Protect My Cookies From Misinformation Please

Walt Mossberg wrote a column in the Wall Street Journal yesterday attacking cookies and saying really nice things about the spyware software companies that remove them from your computer.

Well, every time I run his favorite spyware removal program, Webroot, it takes the Wall Street Journal’s cookie off of my computer.  I guess Walt doesn’t care, but I do.

I said this before and I’ll say it again.

I like cookies.  I like the fact that web services store my login information so I don’t have to remember it and type it in every time I visit a site.  I like the fact that web services store information on my preferences so Amazon can recommend new music to me and MyYahoo is configured the way I want it.  I even like getting more relevant advertising which is provided to me by watching my online behavior.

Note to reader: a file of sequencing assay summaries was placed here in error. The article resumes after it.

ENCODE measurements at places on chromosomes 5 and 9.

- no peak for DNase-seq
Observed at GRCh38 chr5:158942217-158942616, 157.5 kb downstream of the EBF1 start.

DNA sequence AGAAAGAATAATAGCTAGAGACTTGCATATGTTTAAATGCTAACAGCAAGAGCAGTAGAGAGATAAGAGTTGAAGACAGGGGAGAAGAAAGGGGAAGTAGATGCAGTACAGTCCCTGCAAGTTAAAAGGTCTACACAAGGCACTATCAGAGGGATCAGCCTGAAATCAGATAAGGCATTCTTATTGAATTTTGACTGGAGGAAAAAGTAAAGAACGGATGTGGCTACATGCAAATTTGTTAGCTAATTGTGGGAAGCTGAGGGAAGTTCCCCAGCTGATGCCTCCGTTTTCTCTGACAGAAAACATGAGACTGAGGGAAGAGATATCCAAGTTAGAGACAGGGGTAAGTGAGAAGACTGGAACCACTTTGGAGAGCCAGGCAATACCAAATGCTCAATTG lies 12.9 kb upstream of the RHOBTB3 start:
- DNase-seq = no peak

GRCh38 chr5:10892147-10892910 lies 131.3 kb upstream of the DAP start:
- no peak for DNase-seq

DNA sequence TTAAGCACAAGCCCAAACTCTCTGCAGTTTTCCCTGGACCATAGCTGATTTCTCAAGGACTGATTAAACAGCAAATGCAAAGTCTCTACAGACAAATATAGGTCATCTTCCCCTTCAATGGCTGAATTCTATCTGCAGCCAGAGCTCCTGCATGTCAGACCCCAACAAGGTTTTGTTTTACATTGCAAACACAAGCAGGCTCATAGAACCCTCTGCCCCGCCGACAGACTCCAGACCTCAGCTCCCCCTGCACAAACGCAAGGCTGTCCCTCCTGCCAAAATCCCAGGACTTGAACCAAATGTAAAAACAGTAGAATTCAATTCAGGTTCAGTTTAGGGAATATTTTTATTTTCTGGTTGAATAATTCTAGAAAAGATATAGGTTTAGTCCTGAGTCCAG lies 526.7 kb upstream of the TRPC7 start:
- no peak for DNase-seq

I don’t want Webroot or any other company touching MY cookies without my explicit permission and I want them to be liable to me and the companies that put the cookies there if they do touch them without my explicit permission.

I know Walt doesn’t like all of that.  He’s been a consistent and vocal critic of cookies.  But he doesnt’ speak for all of us.  And unfortunately a lot of less sophisticated web users read his column and think that cookies are bad. 

Wrong Walt.  Cookies are good.  Very good.

It’s the way that bad people use them that is the issue.

Mark Naples nails it in this column at Media Post this morning (registration required).

I wish that the debate over the use of cookies that is happening within the industry (a very good debate I might add) was being properly represented in the popular media.

But I guess that’s too much to ask of them.

Thank god for blogs.